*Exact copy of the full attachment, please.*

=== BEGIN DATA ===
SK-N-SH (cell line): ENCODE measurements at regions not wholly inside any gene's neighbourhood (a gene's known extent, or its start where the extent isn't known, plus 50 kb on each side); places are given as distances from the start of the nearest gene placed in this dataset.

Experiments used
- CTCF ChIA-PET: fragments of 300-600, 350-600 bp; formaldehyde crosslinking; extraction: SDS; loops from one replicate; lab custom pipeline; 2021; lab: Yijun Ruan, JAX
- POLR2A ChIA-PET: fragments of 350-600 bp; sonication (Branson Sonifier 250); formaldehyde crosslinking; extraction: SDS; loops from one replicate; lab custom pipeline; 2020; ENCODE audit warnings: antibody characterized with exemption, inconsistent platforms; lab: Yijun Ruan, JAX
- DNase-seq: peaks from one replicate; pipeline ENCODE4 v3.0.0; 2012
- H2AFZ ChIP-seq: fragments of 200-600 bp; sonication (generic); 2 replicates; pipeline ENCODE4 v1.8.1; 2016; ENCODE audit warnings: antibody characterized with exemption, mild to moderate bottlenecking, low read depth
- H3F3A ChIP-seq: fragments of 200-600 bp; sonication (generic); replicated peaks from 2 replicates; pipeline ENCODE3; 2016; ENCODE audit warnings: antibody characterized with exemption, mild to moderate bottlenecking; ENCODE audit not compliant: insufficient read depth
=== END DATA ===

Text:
SK-N-SH (cell line): ENCODE measurements at regions not wholly inside any gene's neighbourhood (a gene's known extent, or its start where the extent isn't known, plus 50 kb on each side); places are given as distances from the start of the nearest gene placed in this dataset.

Experiments used
- CTCF ChIA-PET: fragments of 300-600, 350-600 bp; formaldehyde crosslinking; extraction: SDS; loops from one replicate; lab custom pipeline; 2021; lab: Yijun Ruan, JAX
- POLR2A ChIA-PET: fragments of 350-600 bp; sonication (Branson Sonifier 250); formaldehyde crosslinking; extraction: SDS; loops from one replicate; lab custom pipeline; 2020; ENCODE audit warnings: antibody characterized with exemption, inconsistent platforms; lab: Yijun Ruan, JAX
- DNase-seq: peaks from one replicate; pipeline ENCODE4 v3.0.0; 2012
- H2AFZ ChIP-seq: fragments of 200-600 bp; sonication (generic); 2 replicates; pipeline ENCODE4 v1.8.1; 2016; ENCODE audit warnings: antibody characterized with exemption, mild to moderate bottlenecking, low read depth
- H3F3A ChIP-seq: fragments of 200-600 bp; sonication (generic); replicated peaks from 2 replicates; pipeline ENCODE3; 2016; ENCODE audit warnings: antibody characterized with exemption, mild to moderate bottlenecking; ENCODE audit not compliant: insufficient read depth